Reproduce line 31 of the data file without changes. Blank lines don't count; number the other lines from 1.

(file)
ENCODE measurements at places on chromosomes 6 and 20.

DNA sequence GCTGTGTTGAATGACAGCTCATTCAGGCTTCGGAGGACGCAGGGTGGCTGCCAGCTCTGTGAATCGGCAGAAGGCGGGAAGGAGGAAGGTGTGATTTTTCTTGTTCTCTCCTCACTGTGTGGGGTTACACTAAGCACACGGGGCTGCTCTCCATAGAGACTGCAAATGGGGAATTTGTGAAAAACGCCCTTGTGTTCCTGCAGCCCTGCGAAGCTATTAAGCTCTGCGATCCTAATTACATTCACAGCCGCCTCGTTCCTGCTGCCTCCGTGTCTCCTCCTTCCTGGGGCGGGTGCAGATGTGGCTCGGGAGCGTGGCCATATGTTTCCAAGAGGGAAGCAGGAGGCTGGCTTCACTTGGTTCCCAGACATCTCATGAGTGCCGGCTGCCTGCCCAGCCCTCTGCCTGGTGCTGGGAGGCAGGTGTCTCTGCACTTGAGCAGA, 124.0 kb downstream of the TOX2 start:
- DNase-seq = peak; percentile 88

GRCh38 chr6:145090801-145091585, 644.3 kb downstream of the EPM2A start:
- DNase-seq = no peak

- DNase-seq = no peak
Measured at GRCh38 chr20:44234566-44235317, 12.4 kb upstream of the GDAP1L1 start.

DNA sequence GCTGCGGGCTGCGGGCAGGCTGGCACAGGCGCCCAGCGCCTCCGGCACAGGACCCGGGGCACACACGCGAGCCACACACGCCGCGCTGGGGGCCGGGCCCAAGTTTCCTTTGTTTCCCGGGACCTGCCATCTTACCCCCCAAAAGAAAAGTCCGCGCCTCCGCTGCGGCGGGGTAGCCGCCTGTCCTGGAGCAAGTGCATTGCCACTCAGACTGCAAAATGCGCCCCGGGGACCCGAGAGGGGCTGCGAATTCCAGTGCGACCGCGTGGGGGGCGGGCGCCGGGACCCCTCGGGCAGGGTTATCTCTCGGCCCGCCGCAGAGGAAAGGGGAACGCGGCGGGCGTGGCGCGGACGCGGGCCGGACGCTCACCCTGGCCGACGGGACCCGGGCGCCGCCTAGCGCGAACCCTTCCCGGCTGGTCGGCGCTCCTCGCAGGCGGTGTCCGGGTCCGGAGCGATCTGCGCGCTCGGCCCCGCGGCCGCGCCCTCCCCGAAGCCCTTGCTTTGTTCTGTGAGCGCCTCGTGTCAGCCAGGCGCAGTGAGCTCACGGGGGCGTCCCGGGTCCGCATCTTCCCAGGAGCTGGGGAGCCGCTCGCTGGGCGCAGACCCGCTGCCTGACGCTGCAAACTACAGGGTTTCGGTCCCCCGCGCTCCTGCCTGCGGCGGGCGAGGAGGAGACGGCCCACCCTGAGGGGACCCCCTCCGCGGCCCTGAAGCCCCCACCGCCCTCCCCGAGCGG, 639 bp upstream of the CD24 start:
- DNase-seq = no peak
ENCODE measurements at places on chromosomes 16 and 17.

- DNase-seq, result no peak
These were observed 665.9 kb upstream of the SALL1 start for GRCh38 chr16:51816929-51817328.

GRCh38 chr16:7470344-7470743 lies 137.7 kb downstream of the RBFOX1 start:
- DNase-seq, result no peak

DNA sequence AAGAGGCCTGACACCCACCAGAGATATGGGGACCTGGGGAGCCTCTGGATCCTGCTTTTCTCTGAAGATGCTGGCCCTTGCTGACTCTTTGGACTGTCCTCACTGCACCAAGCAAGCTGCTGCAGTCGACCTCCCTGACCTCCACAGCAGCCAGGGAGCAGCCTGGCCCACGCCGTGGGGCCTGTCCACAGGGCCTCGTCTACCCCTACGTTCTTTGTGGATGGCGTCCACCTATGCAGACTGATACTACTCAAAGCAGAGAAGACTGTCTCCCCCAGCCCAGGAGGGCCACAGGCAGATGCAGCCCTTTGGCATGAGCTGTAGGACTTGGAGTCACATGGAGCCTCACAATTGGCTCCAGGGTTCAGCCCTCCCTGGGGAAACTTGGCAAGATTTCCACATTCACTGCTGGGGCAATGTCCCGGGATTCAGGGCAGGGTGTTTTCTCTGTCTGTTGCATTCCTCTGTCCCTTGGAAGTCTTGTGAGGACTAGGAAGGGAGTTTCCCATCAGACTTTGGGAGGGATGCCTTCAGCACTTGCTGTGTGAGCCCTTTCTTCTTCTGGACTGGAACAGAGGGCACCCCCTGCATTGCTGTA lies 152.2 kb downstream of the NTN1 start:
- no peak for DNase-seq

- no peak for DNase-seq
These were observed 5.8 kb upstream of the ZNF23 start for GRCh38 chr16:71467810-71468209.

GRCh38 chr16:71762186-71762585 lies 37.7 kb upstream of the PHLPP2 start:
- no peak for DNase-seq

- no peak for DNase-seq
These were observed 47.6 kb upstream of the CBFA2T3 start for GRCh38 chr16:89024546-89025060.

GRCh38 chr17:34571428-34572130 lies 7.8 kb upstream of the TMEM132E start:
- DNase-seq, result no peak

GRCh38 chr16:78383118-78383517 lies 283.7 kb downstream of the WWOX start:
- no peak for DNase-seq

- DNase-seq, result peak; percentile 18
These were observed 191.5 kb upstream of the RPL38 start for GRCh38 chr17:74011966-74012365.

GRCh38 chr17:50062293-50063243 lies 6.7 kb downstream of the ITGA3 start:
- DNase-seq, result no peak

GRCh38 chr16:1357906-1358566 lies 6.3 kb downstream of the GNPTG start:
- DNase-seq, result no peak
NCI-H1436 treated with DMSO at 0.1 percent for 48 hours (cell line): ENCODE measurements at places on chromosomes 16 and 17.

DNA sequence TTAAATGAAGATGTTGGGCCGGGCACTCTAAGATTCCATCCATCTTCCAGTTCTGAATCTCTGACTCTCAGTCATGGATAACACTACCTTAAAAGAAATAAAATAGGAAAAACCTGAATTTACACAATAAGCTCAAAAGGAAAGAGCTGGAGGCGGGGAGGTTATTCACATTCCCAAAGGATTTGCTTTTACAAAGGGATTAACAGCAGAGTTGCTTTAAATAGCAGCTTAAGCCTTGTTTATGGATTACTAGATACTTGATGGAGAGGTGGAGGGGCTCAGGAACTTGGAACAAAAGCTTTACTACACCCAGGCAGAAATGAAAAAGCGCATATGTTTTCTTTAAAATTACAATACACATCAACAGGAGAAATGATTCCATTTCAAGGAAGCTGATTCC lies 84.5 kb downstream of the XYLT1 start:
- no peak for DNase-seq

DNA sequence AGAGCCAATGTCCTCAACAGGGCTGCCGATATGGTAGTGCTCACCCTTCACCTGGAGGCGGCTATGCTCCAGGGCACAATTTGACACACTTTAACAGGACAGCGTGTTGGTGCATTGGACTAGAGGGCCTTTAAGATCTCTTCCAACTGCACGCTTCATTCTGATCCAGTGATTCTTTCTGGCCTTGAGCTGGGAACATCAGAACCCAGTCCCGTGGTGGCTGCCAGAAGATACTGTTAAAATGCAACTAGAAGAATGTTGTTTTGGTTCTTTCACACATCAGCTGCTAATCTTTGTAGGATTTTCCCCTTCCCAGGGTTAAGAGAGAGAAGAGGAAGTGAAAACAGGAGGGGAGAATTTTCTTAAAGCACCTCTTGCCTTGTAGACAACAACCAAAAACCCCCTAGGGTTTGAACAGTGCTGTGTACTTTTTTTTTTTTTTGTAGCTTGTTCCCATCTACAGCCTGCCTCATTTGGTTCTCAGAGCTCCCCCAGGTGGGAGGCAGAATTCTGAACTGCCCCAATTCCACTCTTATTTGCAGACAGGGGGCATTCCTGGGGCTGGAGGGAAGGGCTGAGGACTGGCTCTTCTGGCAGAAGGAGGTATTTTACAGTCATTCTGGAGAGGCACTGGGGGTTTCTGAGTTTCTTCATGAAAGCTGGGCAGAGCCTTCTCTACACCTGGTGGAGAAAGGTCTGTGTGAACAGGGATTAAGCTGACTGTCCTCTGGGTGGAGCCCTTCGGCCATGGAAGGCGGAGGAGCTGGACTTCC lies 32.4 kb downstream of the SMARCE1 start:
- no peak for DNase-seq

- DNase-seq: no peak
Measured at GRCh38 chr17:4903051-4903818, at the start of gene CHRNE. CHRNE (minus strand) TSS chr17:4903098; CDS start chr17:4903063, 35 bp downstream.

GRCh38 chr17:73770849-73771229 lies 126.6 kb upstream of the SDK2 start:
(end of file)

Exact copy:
GRCh38 chr16:1357906-1358566 lies 6.3 kb downstream of the GNPTG start: